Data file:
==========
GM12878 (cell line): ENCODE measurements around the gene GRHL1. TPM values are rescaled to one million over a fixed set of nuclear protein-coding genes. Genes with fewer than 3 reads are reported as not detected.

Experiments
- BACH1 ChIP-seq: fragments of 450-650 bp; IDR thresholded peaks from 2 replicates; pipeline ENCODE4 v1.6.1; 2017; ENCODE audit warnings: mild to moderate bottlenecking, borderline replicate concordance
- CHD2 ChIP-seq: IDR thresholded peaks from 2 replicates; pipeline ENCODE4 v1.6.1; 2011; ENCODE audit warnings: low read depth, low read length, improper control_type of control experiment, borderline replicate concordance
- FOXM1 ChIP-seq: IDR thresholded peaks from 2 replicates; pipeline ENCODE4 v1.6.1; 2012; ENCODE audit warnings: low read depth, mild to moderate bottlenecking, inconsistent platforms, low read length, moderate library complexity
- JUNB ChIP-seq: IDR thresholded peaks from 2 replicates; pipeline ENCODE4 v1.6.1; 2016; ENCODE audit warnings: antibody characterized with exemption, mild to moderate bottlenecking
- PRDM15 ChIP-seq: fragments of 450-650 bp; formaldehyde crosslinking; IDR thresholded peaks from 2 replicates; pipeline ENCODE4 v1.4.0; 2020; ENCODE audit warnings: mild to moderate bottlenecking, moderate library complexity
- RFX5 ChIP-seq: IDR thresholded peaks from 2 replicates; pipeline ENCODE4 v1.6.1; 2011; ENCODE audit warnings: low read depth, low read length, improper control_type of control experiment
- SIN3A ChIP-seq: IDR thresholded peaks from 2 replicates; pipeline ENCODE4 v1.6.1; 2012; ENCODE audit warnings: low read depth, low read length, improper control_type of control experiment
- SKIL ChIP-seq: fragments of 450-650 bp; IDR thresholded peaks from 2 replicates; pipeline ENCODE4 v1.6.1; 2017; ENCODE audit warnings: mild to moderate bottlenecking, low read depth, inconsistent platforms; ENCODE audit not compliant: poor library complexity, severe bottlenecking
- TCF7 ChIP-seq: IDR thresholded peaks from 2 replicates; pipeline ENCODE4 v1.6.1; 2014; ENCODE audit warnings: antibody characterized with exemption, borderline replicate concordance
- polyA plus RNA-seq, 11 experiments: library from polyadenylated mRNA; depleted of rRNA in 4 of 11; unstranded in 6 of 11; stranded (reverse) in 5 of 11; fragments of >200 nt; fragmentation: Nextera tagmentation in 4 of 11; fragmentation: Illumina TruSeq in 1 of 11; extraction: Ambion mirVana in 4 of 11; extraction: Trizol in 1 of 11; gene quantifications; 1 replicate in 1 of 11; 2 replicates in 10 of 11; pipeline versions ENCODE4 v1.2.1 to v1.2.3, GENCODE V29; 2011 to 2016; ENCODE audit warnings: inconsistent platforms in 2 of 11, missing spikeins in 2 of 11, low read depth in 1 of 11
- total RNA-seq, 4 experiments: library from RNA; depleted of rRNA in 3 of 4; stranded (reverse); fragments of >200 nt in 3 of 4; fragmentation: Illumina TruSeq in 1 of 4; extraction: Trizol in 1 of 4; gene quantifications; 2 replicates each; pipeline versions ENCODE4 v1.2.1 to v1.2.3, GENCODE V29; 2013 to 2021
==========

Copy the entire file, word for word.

GM12878 (cell line): ENCODE measurements around the gene GRHL1. TPM values are rescaled to one million over a fixed set of nuclear protein-coding genes. Genes with fewer than 3 reads are reported as not detected.

Experiments
- BACH1 ChIP-seq: fragments of 450-650 bp; IDR thresholded peaks from 2 replicates; pipeline ENCODE4 v1.6.1; 2017; ENCODE audit warnings: mild to moderate bottlenecking, borderline replicate concordance
- CHD2 ChIP-seq: IDR thresholded peaks from 2 replicates; pipeline ENCODE4 v1.6.1; 2011; ENCODE audit warnings: low read depth, low read length, improper control_type of control experiment, borderline replicate concordance
- FOXM1 ChIP-seq: IDR thresholded peaks from 2 replicates; pipeline ENCODE4 v1.6.1; 2012; ENCODE audit warnings: low read depth, mild to moderate bottlenecking, inconsistent platforms, low read length, moderate library complexity
- JUNB ChIP-seq: IDR thresholded peaks from 2 replicates; pipeline ENCODE4 v1.6.1; 2016; ENCODE audit warnings: antibody characterized with exemption, mild to moderate bottlenecking
- PRDM15 ChIP-seq: fragments of 450-650 bp; formaldehyde crosslinking; IDR thresholded peaks from 2 replicates; pipeline ENCODE4 v1.4.0; 2020; ENCODE audit warnings: mild to moderate bottlenecking, moderate library complexity
- RFX5 ChIP-seq: IDR thresholded peaks from 2 replicates; pipeline ENCODE4 v1.6.1; 2011; ENCODE audit warnings: low read depth, low read length, improper control_type of control experiment
- SIN3A ChIP-seq: IDR thresholded peaks from 2 replicates; pipeline ENCODE4 v1.6.1; 2012; ENCODE audit warnings: low read depth, low read length, improper control_type of control experiment
- SKIL ChIP-seq: fragments of 450-650 bp; IDR thresholded peaks from 2 replicates; pipeline ENCODE4 v1.6.1; 2017; ENCODE audit warnings: mild to moderate bottlenecking, low read depth, inconsistent platforms; ENCODE audit not compliant: poor library complexity, severe bottlenecking
- TCF7 ChIP-seq: IDR thresholded peaks from 2 replicates; pipeline ENCODE4 v1.6.1; 2014; ENCODE audit warnings: antibody characterized with exemption, borderline replicate concordance
- polyA plus RNA-seq, 11 experiments: library from polyadenylated mRNA; depleted of rRNA in 4 of 11; unstranded in 6 of 11; stranded (reverse) in 5 of 11; fragments of >200 nt; fragmentation: Nextera tagmentation in 4 of 11; fragmentation: Illumina TruSeq in 1 of 11; extraction: Ambion mirVana in 4 of 11; extraction: Trizol in 1 of 11; gene quantifications; 1 replicate in 1 of 11; 2 replicates in 10 of 11; pipeline versions ENCODE4 v1.2.1 to v1.2.3, GENCODE V29; 2011 to 2016; ENCODE audit warnings: inconsistent platforms in 2 of 11, missing spikeins in 2 of 11, low read depth in 1 of 11
- total RNA-seq, 4 experiments: library from RNA; depleted of rRNA in 3 of 4; stranded (reverse); fragments of >200 nt in 3 of 4; fragmentation: Illumina TruSeq in 1 of 4; extraction: Trizol in 1 of 4; gene quantifications; 2 replicates each; pipeline versions ENCODE4 v1.2.1 to v1.2.3, GENCODE V29; 2013 to 2021